Dan Stevens, East Winthrop, ME and Avery Day, Yarmouth, ME, admitted that they knew nothing about the Land Rover and especially how to use any of the features. So I invited myself up to their offices to put legal battles on hold while we explored it together. Although a IIA, it must have a Series III transmission, for there was no reason to double-clutch when shifting. The Fairy overdrive worked quite nicely, as did the hand throttle. We adjusted the hand choke so it would work, but it will need a new speedometer cable, and possibly, a new brake switch. It has enjoyed a conversion to negative ground, with the improved generator-to-alternator swap. The Smith’s “fig-stirrer” heater had been removed, but the unique metal demister tubes were still intact. The engine and drivetrain all looked clean and without major leaks. On a brief test drive, the 2.25 4-cylinder ran smoothly and without hiccups. From their enthusiasm on a very hot, muggy afternoon examining the new purchase, it seems they share Robin’s feelings for the marque.

The company legal team were bemused by the presence of the “company car,” but agreed to be photographed with it. Robin Spencer reminisced, “Every time I drove the car someone would compliment it.” Judging from the “Nice car!” comments of passers-by during our photo shoot, nothing has changed. As we go to press, the 109 should be participating in the 54th annual Yarmouth Clam Festival parade.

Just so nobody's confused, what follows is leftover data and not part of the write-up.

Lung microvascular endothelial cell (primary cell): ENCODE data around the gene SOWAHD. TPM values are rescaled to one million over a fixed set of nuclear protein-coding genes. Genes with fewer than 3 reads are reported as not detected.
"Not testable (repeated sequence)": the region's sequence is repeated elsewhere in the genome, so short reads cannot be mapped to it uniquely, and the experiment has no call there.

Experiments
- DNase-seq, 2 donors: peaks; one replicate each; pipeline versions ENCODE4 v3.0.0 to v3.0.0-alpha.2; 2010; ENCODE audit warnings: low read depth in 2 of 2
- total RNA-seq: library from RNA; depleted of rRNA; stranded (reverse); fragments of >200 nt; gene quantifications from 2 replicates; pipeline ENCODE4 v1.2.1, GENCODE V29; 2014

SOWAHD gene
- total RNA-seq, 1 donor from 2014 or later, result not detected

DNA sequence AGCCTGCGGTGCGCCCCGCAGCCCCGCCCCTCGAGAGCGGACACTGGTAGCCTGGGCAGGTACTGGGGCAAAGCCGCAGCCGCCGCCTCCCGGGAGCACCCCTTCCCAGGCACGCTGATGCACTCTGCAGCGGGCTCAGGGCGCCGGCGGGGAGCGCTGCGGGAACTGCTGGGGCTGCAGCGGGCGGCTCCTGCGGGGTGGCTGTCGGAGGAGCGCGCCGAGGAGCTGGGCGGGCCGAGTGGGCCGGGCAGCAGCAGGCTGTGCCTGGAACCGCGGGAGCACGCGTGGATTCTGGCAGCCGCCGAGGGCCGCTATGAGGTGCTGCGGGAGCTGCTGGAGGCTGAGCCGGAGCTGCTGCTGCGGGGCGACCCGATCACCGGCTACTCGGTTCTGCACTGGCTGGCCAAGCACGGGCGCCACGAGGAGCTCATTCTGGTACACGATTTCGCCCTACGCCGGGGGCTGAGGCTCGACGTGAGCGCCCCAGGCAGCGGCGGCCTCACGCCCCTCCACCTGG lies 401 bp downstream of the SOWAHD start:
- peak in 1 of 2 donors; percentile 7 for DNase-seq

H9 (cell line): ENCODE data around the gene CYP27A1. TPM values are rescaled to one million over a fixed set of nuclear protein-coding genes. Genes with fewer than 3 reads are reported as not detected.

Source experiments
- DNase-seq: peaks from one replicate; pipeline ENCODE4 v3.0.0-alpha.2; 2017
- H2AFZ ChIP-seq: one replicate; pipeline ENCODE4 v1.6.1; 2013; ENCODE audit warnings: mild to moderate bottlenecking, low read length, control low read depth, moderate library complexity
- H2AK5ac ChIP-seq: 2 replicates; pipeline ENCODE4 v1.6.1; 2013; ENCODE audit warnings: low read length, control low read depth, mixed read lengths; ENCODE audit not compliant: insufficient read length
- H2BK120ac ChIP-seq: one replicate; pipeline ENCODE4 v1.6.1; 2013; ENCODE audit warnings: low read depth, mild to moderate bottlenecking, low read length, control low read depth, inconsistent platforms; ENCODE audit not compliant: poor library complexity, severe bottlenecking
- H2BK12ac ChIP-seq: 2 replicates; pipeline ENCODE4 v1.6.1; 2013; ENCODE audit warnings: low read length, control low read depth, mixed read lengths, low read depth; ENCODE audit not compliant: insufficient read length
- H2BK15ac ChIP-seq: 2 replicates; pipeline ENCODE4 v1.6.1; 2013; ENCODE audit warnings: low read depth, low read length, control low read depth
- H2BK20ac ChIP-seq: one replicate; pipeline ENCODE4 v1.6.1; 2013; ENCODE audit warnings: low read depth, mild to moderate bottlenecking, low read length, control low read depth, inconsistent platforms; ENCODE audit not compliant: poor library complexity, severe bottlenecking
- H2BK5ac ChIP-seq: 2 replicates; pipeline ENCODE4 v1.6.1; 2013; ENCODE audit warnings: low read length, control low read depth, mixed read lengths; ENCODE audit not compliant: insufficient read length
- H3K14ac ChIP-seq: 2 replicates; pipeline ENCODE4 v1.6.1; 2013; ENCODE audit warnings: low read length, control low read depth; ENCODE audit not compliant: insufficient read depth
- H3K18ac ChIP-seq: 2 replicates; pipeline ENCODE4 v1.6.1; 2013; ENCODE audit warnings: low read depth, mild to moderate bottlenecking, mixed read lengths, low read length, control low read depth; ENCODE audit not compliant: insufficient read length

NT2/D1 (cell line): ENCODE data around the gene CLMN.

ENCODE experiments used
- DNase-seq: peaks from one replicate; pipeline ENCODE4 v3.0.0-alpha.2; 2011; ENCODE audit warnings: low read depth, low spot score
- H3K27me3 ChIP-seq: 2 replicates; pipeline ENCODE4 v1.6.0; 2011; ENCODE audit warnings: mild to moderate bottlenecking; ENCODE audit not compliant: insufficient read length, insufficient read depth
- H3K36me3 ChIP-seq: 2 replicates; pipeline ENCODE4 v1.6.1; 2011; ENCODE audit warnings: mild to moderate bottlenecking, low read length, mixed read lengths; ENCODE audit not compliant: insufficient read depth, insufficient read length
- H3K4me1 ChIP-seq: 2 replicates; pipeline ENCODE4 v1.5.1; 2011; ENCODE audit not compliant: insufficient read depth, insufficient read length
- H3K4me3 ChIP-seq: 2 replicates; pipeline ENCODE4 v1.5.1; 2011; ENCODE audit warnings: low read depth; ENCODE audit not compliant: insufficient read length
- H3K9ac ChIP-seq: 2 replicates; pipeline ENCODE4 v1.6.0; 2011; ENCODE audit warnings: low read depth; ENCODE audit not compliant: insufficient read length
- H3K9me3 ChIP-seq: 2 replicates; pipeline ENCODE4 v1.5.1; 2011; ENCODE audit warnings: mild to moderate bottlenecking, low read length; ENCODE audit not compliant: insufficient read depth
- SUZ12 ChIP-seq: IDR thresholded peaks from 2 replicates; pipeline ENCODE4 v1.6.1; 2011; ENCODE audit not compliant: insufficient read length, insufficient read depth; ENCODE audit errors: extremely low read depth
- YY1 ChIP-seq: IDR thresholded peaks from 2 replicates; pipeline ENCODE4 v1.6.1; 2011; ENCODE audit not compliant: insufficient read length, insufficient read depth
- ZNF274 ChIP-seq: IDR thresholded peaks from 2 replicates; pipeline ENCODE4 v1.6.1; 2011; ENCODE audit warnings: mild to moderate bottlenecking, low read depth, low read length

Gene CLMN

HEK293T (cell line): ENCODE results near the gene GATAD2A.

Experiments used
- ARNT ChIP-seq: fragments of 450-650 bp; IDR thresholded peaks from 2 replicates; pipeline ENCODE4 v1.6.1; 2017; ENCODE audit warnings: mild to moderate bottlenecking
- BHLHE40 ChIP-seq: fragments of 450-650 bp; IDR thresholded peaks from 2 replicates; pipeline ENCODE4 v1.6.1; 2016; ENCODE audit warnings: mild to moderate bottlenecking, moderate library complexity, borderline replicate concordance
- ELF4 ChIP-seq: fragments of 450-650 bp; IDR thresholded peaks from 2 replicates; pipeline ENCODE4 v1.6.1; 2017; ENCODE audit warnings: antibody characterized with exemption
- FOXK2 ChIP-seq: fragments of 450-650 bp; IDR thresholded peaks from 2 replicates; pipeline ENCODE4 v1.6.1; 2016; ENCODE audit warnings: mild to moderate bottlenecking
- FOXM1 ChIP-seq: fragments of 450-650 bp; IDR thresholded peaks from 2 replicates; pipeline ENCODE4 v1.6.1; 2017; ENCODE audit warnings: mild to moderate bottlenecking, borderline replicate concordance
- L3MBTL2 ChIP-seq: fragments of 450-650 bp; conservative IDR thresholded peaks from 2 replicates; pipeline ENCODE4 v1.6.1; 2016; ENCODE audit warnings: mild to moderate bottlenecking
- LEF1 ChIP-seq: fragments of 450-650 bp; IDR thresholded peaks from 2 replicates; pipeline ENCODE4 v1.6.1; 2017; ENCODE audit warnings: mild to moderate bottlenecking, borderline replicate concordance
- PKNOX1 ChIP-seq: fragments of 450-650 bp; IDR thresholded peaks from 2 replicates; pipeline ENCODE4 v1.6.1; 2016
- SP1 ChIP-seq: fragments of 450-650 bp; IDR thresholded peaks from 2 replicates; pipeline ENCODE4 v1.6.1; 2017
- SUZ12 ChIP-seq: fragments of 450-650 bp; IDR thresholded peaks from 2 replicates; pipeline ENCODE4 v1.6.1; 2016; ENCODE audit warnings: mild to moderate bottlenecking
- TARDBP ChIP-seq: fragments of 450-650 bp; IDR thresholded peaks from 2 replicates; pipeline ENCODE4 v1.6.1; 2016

This second rescue story occurred even closer to home, right on my island town. Our population triples in the summertime and I will often see more Land Rovers. A Sumatra Black LR3 with Vermont plates caught my eye and I left a request to meet up with its owner.

Seth Oatway hails from Randolph, VT, and the sign on his LR3 read “Inland Building Company, Fine Carpentry.” He couldn’t be happier with his purchase, made a few years ago when he rescued this one from a Mitsubishi dealer in Brooklyn, NY. A CarFax report indicated that it had been in a front-end accident, but that didn’t deter Seth from buying this 65,000 mile example.

Since the purchase he’s added another 37,000 miles, much of it towing trailers with his carpentry equipment. Seth stated, “It’s perfect for towing a trailer with all my gear. And I can’t ignore how wonderful it drives on the highway. It made the long drive from Vermont to the ferry very easy. Compared to my newer Ford F-150 truck, this handles like a sports car!” It’s noteworthy that Land Rover earned 90 automotive awards for this LR3 (Discovery 3) model — the most of any Land Rover model to date.

In addition to rescuing his LR3 from a likely life of hauling artisanal foodstuffs around gentrified neighborhoods, Seth also has a ’70 Series IIA hardtop, purchased from his father’s best friend in Winthrop, ME. The drivetrain has a genuine 32,000 miles on it, some of them from annual trips to a hunting camp, some of them from wintertime plowing. “The frame is toast, but I’m planning on buying a frame from Rovers North and having a shop complete the refurbishment.”